Microsoft Launches Green ‘Eye On Earth’ Cloud


Microsoft, Esri and the EEA’s Eye on Earth service will enable Europeans to share climate data in the cloud

Microsoft, along with Geographic Information System (GIS) technology company Esri, and the European Environment Agency (EEA) today launched the Eye on Earth network.

The platform was first announced in 2008 and uses Esri’s ArcGIS Online cloud services and Microsoft Azure to host and manage environmental data from various sources.

Collect and share

According to a statement by Microsoft, Eye on Earth is a community-based cloud platform which provides organisations with a security-enhanced central location for managing their geospatial environmental content.

“With the launch of the new Eye on Earth network, citizens, governments and scientists now have an easy-to-use, scalable platform for collecting, sharing and visualising the world’s critical environmental data,” said Rob Bernard, chief environmental strategist at Microsoft.

Eye on Earth takes raw, complex scientific data, collected using  the recently launched WaterWatch, AirWatch and NoiseWatch services, and translates it into interactive and visual web services so that users can  create and share maps within their organisations or  make the content publicly available as web-accessible services.

“WaterWatch uses the EEA’s environmental data to monitor and display water quality ratings across Europe’s public swimming sites,” read the statement. “Also built from the EEA’s data, AirWatch illustrates air quality ratings in Europe. NoiseWatch combines the EEA’s data with input from citizens.”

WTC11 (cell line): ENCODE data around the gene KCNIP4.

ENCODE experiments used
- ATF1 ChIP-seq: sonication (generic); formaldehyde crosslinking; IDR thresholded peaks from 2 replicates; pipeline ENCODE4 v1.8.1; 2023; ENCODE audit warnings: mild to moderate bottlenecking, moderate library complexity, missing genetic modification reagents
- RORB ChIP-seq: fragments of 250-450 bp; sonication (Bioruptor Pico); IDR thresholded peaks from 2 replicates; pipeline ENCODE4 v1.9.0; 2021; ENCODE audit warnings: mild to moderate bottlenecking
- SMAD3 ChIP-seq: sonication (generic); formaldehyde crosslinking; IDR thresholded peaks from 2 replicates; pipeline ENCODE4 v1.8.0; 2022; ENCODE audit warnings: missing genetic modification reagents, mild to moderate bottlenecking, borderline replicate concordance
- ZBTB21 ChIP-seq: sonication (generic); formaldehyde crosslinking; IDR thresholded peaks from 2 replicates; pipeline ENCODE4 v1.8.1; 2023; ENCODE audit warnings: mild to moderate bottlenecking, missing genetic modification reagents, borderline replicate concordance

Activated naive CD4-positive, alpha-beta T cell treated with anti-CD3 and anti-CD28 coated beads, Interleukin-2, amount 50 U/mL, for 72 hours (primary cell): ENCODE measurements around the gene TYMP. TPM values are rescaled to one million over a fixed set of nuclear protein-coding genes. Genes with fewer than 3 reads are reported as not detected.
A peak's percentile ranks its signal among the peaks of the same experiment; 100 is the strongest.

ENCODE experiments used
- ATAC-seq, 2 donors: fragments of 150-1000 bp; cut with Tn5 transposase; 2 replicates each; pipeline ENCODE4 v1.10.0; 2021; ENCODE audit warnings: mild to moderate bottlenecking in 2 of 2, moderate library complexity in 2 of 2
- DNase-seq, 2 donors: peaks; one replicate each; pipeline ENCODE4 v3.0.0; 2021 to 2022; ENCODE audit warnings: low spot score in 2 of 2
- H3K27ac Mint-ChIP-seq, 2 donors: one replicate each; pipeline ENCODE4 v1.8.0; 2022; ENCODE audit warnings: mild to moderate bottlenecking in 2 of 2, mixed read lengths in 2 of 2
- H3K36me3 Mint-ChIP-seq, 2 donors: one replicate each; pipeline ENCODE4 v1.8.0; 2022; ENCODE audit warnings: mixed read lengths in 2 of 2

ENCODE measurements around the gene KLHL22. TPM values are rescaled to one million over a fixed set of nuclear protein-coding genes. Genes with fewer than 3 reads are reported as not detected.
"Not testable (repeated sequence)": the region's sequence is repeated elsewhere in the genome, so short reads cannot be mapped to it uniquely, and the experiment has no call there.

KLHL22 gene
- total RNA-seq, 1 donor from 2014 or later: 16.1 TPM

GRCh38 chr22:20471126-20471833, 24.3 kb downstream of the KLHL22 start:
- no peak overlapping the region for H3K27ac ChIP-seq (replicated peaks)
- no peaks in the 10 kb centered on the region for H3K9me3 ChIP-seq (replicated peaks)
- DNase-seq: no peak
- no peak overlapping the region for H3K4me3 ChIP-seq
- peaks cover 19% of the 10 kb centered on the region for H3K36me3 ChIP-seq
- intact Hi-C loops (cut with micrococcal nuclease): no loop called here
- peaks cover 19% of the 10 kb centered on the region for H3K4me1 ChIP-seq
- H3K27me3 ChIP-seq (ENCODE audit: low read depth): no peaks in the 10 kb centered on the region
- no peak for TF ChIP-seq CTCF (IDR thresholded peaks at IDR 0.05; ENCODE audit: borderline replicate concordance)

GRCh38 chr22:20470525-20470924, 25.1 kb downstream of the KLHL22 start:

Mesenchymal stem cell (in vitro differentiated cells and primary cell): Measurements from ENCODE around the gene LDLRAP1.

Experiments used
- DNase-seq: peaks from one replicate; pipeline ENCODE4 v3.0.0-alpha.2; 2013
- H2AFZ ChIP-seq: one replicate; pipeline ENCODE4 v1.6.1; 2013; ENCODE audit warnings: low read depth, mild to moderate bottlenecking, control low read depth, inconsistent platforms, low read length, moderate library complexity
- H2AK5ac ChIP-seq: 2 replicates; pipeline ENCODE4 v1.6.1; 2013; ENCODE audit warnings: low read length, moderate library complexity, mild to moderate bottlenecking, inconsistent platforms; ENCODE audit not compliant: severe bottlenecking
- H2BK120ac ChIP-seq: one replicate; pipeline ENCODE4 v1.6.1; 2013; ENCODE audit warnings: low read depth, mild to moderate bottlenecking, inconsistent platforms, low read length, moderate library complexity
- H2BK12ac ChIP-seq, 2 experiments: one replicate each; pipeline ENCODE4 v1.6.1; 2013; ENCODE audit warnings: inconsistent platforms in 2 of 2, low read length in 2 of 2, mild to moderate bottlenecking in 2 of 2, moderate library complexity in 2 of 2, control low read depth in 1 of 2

“Noise Metre, a new mobile application for noise level readings available on mobile operating systems Android, iOS and Windows Phone 7.5, allows users to take noise level readings from their mobile devices and instantly upload them into NoiseWatch’s database,” it continued.

Climate change data in your hands

Esri president Jack Dangermond added that Eye on Earth allows for extensive collaboration among European agencies and communities, putting environmental information into the hands of many. “It equips people with tools and information to engage in conversation, analysis, reporting and policy making. In addition, this platform, developed for Europe, can be implemented in other countries and regions of the world,” he said.

“The launch of the Eye on Earth network is a great leap forward in helping organisations provide the public with authoritative data on the environment and in helping citizens around the world better understand some of the most pressing environmental challenges in their local area,” said Jacqueline McGlade, executive director of EEA.

In 2009, Microsoft also launched its Environmental Atlas of Europe project, which facilitates the sharing of climate change related stories online.